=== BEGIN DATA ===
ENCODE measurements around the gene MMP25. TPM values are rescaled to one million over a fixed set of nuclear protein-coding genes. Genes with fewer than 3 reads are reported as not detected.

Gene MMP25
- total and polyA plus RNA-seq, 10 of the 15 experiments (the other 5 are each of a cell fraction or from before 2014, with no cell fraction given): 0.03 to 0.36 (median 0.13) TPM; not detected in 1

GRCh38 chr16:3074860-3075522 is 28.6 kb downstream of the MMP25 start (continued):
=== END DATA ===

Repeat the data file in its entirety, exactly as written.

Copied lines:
ENCODE measurements around the gene MMP25. TPM values are rescaled to one million over a fixed set of nuclear protein-coding genes. Genes with fewer than 3 reads are reported as not detected.

Gene MMP25
- total and polyA plus RNA-seq, 10 of the 15 experiments (the other 5 are each of a cell fraction or from before 2014, with no cell fraction given): 0.03 to 0.36 (median 0.13) TPM; not detected in 1

GRCh38 chr16:3074860-3075522 is 28.6 kb downstream of the MMP25 start (continued):